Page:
Thursday, August 18, 2005

Big 10 Football: Why the Hawkeyes should win it 

Long time followers of Big 10 football will recall that it was and is a league dominated by "Big Two" football powers Ohio State and Michigan. The two teams accounted for all Big 10 champions from 1968-1980. Beginning with Iowa's Rose Bowl appearance in 1981, the dominance of the Big Two was only slightly diminished by the emergence of periodic powers among the "Little Eight." In most years, the Ohio State/Michigan game still has a bearing on the title in some way, such as last season where Ohio State's victory over Michigan allowed Iowa a share of the title with Michigan, and in 2002 when Ohio State's victory over Michigan completed an 8-0 sweep of the Big Ten, giving the Buckeyes a share of the title with the 8-0 Hawkeyes.

So it should come as no surprise that most previews of the coming Big 10 football season pick Ohio State to win it and Michigan to finish second. Both are good teams. But anyone who has closely followed the Big 10 in recent years knows that the Iowa Hawkeyes under Captain Kirk Ferentz play championship level football, and the team enters 2005 in a very strong position to challenge for the title, much stronger in fact that in 2002 and 2004, when the Hawkeyes came away with a share. This is a well coached program with a great system in place.

The Iowa Hawkeyes have finished the last three seasons ranked #8 in the country, including bowl victories in the last two seasons over LSU and Florida. The team entered each of these seasons with major graduation losses, and an inexperienced quarterback. In 2003, the team had to replace 4/5 of its offensive line, and all its experienced receivers to graduation or injury. In 2004, the team again had to replace its offensive line, and through a freakish streak of injuries, lost its top four running backs to injury and finished the year ranked 116th in rushing, and with an eight game winning streak that including lobsided wins over Ohio State and Wisconsin.

In picking Iowa to finish third in the Big 10 this year, the media are focusing on the loss of its defensive front four to graduation, including all-American defensive end Matt Roth. Aside from that loss, however, the Hawkeyes appear to be very strong. Junior quarterback Drew Tate was last year's hero, and gives Ferentz an experienced quarterback to start the season for the first time in five years. His two favorite receiving targets, Ed Hinkel and Clint Solomon, are top returning receivers in the conference. The offensive line, a Ferentz trade mark, struggled last year with injuries and inexperience, but returns this season experienced and deep. While it may not achieve the dominance of the 2002 OL (which sent 4 members to the NFL including Robert Gallery). The Hawkeye running game, while still a question mark to some degree, will begin the season with healthy bodies and should be effective.

While the sportswriters question the Iowa defense, it is likely to be a strength once again. Competition to replace the defensive front four is intense, and a talented unit is likely to emerge with experience. There is no such competition at the linebacker position, where Iowa returns Chad Greenway and Abdul Hodge, among the best tandems in college football. The secondary returns experience as well, with four year starter Antwan Allen and three year starter Jovon Johnson at the corners. Johnson enters the season needing only 4 interceptions to tie the Iowa career record of 18, set by legend Nile Kinnick.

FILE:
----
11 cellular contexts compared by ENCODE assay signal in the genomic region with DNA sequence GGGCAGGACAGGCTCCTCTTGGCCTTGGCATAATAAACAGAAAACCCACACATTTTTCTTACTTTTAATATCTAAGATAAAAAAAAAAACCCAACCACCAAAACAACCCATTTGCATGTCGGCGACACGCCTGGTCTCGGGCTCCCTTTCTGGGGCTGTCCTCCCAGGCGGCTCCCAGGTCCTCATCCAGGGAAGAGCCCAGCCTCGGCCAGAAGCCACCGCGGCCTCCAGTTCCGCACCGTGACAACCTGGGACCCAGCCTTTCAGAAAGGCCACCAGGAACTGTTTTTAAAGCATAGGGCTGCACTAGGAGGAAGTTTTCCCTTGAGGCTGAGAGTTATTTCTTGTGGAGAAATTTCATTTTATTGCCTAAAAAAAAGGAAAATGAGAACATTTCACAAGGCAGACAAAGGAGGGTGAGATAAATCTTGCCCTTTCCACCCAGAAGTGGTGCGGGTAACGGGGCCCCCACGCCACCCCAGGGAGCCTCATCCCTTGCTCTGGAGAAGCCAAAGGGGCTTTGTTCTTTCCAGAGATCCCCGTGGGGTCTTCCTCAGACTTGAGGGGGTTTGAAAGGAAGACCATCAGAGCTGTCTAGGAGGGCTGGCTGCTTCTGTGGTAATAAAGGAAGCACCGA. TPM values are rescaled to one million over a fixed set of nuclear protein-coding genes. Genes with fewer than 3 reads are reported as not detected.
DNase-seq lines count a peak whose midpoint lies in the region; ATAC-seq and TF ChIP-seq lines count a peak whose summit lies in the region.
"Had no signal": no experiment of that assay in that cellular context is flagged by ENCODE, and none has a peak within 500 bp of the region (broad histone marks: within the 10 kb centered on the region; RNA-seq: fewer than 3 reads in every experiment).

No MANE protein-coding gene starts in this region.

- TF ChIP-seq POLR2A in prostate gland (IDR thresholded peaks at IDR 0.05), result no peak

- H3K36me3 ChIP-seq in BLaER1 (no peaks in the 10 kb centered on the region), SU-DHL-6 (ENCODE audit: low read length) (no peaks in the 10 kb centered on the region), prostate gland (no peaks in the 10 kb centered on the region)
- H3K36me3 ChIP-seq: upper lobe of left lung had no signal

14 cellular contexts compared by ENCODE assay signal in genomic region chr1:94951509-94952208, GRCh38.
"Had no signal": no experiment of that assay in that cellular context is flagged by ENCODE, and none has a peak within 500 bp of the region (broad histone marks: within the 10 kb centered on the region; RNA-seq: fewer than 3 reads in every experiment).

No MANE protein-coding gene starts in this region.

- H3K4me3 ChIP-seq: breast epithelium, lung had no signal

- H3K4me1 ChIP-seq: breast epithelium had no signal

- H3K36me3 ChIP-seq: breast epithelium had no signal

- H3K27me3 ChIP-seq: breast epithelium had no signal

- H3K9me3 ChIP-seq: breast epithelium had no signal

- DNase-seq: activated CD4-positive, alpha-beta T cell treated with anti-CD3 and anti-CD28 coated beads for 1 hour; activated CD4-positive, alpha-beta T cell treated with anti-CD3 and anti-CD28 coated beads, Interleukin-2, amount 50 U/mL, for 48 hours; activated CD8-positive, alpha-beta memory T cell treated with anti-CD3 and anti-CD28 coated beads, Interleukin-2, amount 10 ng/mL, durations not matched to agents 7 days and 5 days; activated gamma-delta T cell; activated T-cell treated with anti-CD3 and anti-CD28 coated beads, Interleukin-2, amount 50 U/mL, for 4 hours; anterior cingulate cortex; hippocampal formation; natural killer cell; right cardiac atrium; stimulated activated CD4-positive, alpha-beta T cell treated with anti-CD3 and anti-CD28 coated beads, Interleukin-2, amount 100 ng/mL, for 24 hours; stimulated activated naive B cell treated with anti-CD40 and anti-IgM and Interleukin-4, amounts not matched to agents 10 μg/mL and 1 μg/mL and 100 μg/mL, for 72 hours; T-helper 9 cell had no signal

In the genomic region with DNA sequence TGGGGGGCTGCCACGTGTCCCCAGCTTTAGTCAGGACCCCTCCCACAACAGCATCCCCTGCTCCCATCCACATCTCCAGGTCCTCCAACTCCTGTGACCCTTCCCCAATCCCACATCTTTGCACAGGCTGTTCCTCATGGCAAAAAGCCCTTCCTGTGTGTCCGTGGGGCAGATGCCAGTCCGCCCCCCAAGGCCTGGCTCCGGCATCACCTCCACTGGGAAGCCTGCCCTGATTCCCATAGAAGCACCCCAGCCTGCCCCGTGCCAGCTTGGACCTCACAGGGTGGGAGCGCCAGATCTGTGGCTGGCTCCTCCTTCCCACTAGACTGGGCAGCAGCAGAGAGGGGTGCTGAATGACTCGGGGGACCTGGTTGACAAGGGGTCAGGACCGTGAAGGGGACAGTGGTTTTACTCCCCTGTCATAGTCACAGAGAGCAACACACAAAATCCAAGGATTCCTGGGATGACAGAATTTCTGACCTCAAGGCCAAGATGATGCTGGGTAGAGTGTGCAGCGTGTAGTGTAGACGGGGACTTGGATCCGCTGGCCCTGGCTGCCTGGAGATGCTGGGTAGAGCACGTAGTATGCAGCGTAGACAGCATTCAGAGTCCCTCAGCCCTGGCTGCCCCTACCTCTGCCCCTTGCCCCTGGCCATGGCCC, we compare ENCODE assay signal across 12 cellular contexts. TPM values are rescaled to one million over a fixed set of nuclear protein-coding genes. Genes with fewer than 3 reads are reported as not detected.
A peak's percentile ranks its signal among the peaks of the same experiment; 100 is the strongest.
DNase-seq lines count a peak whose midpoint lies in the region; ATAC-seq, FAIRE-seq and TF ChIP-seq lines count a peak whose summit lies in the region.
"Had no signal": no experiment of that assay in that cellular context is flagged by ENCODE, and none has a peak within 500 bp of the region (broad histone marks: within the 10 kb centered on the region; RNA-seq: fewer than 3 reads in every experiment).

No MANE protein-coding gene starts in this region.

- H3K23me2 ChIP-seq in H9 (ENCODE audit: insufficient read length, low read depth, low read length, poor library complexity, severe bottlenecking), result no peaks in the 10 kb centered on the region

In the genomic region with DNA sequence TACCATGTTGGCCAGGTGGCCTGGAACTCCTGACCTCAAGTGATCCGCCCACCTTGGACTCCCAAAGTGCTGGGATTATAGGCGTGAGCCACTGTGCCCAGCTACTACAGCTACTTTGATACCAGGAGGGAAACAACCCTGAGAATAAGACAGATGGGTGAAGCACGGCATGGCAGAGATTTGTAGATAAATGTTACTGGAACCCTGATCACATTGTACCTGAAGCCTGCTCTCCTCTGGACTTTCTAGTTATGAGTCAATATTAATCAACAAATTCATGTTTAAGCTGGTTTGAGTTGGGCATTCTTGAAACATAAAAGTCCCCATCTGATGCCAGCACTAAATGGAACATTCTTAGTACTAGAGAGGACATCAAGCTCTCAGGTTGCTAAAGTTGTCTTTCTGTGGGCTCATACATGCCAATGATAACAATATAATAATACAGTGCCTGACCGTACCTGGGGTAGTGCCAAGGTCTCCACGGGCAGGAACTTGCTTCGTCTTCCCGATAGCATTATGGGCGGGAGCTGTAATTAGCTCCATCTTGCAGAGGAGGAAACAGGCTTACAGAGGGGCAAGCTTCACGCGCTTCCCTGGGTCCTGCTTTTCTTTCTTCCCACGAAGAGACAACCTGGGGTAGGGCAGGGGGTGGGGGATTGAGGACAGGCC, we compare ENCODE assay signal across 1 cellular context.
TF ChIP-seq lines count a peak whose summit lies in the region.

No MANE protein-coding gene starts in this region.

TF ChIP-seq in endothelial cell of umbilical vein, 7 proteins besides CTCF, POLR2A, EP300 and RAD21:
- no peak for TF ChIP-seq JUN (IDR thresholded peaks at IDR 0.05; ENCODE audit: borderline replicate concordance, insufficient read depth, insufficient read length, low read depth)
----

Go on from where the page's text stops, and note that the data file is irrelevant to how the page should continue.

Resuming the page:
Trouble for the Hawkeyes could come from their schedule. In the last several years, Iowa has established a dominating home field advantage, winning 18 straight at Kinnick Stadium. Home games this year include Michigan and Minnesota, plus patsies Indiana and Illinois. Iowa must face Ohio State, Purdue, Northwestern and Wisconsin on the road. (Penn State and Michigan State have rotated off the schedule.) Non-conference rival Iowa State is also a road game.

The Ohio State game on September 24th appears to be the key to the Hawkeye season, as it appears early and potentially before Iowa's defensive line has gelled. OSU, however, has not had a particularly dominant running game under Jim Tressel, so it is unclear who will have the advantage in that particular matchup. Michigan is also a big game, but the Wolverines must come to Kinnick, and Ferentz has shown the clear ability to match up well against Michigan coach Lloyd Carr, with Iowa winning two of the last three. Michigan is expected to have a potent offense this year, but it will be interesting to see whether quarterback Chad Henne can adjust to the game without Braylon Edwards, the best receiver in football last year.

The official prediction: Iowa will at least share a piece of the Big Ten title, probably with a 7-1 conference record and a loss at Columbus. Purdue, which does not play Ohio State or Michigan, could be up there as well. I will also predict that Penn State and Michgan State will both come up with some surprising victories that impact the title.

If Iowa can escape Ohio State with a victory on September 24, I predict they will go undefeated and face USC in the Rose Bowl, where they will lose.


By Blogger Chris, at Fri Aug 19, 09:26:00 PM:

Illinois patsies? If that wasn't true, Ah'd call you out, suh.

Wait till basketball season. We still hate Bruce Pearl, and Iowa.  

By Blogger Sports Junky, at Mon Oct 03, 01:48:00 PM:

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Keep up the good work on your blog!

By Blogger Nosey, at Mon Oct 03, 11:47:00 PM:

Horse racing tips for professional lay bettingbetting horse racing tipster

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